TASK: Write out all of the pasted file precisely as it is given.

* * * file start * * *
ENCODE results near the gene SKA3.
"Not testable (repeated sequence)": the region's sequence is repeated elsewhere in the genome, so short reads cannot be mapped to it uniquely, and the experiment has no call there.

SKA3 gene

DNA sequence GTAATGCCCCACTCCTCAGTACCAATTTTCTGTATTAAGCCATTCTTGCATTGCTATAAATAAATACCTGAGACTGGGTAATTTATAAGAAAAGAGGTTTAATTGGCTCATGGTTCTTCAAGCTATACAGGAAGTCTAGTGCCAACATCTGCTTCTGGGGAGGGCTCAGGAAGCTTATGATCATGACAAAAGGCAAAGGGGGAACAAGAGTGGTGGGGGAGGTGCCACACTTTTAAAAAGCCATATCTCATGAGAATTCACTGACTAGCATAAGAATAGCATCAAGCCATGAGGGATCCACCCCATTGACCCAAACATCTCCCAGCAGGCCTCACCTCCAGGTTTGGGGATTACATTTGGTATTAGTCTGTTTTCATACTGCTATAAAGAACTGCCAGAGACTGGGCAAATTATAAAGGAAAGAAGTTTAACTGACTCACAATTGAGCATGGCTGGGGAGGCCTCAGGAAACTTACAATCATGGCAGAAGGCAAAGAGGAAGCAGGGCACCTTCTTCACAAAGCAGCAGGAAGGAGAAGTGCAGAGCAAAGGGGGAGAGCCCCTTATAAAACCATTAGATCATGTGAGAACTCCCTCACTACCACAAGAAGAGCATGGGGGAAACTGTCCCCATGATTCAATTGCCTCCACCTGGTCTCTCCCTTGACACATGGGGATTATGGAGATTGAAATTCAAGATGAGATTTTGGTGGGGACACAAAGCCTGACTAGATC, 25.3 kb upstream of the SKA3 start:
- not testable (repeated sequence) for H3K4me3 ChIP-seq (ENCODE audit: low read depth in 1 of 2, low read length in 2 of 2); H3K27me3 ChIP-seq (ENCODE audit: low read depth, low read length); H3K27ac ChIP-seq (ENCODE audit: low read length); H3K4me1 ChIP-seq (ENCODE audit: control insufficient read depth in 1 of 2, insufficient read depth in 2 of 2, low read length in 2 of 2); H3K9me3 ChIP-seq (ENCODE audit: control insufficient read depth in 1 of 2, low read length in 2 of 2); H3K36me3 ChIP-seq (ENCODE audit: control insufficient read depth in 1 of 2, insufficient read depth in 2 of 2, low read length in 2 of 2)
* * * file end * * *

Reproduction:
ENCODE results near the gene SKA3.
"Not testable (repeated sequence)": the region's sequence is repeated elsewhere in the genome, so short reads cannot be mapped to it uniquely, and the experiment has no call there.

SKA3 gene

DNA sequence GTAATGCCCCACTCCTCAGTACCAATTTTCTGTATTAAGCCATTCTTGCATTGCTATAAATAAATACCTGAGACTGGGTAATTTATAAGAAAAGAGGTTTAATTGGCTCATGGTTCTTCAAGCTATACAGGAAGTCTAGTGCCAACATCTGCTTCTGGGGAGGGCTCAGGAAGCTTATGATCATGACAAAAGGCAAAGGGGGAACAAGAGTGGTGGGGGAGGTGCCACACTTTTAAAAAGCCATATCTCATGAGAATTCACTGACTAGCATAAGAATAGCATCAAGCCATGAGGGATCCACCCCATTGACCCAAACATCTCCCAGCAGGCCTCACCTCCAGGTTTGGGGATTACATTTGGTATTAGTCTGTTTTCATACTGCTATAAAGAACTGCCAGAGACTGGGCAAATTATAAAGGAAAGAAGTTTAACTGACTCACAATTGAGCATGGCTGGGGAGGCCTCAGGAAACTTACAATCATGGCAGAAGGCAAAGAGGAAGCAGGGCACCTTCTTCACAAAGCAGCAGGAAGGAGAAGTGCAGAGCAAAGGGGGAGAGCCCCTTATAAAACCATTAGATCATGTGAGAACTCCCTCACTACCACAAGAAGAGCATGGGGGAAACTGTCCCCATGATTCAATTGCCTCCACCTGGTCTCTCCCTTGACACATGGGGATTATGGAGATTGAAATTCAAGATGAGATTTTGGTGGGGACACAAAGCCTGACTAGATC, 25.3 kb upstream of the SKA3 start:
- not testable (repeated sequence) for H3K4me3 ChIP-seq (ENCODE audit: low read depth in 1 of 2, low read length in 2 of 2); H3K27me3 ChIP-seq (ENCODE audit: low read depth, low read length); H3K27ac ChIP-seq (ENCODE audit: low read length); H3K4me1 ChIP-seq (ENCODE audit: control insufficient read depth in 1 of 2, insufficient read depth in 2 of 2, low read length in 2 of 2); H3K9me3 ChIP-seq (ENCODE audit: control insufficient read depth in 1 of 2, low read length in 2 of 2); H3K36me3 ChIP-seq (ENCODE audit: control insufficient read depth in 1 of 2, insufficient read depth in 2 of 2, low read length in 2 of 2)